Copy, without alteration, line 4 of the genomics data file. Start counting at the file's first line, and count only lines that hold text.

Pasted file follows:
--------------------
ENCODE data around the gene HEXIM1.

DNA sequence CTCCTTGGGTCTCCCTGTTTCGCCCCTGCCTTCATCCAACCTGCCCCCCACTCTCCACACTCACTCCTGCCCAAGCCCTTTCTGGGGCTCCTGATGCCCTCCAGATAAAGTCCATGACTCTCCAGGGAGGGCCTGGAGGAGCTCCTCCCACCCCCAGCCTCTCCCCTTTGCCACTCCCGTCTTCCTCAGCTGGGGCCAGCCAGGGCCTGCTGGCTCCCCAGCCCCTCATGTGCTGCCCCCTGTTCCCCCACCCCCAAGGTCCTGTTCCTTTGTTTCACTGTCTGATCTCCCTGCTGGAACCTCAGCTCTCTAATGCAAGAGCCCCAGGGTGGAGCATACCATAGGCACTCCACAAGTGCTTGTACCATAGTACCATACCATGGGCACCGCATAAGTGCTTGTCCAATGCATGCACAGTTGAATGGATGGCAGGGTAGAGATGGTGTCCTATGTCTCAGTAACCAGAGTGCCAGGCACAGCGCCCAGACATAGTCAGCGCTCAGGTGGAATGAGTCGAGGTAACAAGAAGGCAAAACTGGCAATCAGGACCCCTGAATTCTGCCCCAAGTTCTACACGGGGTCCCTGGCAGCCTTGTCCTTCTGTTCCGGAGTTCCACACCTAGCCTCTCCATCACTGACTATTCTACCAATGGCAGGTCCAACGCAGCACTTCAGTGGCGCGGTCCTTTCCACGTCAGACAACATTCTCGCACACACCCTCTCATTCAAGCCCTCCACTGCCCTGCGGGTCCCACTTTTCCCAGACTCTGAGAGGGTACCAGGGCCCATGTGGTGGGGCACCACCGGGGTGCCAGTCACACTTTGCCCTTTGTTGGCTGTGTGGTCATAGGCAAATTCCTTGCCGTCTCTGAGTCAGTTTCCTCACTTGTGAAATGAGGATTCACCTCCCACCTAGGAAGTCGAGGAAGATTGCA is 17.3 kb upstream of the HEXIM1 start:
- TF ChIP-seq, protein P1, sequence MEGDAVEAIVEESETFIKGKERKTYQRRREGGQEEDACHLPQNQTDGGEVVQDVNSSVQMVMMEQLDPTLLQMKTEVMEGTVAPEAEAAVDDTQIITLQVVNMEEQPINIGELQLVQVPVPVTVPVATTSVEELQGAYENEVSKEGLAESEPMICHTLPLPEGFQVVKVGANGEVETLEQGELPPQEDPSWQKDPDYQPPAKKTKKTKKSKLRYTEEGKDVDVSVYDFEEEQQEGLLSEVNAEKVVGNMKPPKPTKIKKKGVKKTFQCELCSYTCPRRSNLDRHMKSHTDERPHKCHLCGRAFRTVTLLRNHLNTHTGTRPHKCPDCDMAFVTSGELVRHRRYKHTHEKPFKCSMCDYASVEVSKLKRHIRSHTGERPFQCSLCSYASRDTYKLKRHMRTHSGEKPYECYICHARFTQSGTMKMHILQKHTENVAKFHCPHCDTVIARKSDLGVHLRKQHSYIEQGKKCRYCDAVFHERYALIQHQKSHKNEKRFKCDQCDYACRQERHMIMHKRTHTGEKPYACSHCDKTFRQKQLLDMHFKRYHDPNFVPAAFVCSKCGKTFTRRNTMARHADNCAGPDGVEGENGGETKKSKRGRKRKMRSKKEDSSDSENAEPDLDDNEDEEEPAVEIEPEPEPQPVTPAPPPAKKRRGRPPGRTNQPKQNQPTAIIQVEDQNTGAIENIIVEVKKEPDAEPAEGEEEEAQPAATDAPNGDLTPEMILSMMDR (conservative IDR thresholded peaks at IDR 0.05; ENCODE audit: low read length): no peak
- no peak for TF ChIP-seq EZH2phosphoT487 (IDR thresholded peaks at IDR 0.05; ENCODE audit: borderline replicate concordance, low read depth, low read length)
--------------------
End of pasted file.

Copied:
- no peak for TF ChIP-seq EZH2phosphoT487 (IDR thresholded peaks at IDR 0.05; ENCODE audit: borderline replicate concordance, low read depth, low read length)